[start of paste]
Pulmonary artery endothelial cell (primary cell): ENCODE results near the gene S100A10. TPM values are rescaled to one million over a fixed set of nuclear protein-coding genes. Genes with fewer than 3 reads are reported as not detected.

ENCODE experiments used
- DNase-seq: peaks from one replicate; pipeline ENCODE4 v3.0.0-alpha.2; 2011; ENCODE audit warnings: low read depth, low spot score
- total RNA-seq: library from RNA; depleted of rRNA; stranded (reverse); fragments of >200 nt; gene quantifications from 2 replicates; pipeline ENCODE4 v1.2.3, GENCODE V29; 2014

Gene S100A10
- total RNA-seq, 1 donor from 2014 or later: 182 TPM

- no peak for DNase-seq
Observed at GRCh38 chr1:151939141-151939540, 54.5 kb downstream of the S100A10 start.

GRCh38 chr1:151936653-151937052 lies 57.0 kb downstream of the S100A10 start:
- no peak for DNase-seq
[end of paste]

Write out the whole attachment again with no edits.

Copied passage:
Pulmonary artery endothelial cell (primary cell): ENCODE results near the gene S100A10. TPM values are rescaled to one million over a fixed set of nuclear protein-coding genes. Genes with fewer than 3 reads are reported as not detected.

ENCODE experiments used
- DNase-seq: peaks from one replicate; pipeline ENCODE4 v3.0.0-alpha.2; 2011; ENCODE audit warnings: low read depth, low spot score
- total RNA-seq: library from RNA; depleted of rRNA; stranded (reverse); fragments of >200 nt; gene quantifications from 2 replicates; pipeline ENCODE4 v1.2.3, GENCODE V29; 2014

Gene S100A10
- total RNA-seq, 1 donor from 2014 or later: 182 TPM

- no peak for DNase-seq
Observed at GRCh38 chr1:151939141-151939540, 54.5 kb downstream of the S100A10 start.

GRCh38 chr1:151936653-151937052 lies 57.0 kb downstream of the S100A10 start:
- no peak for DNase-seq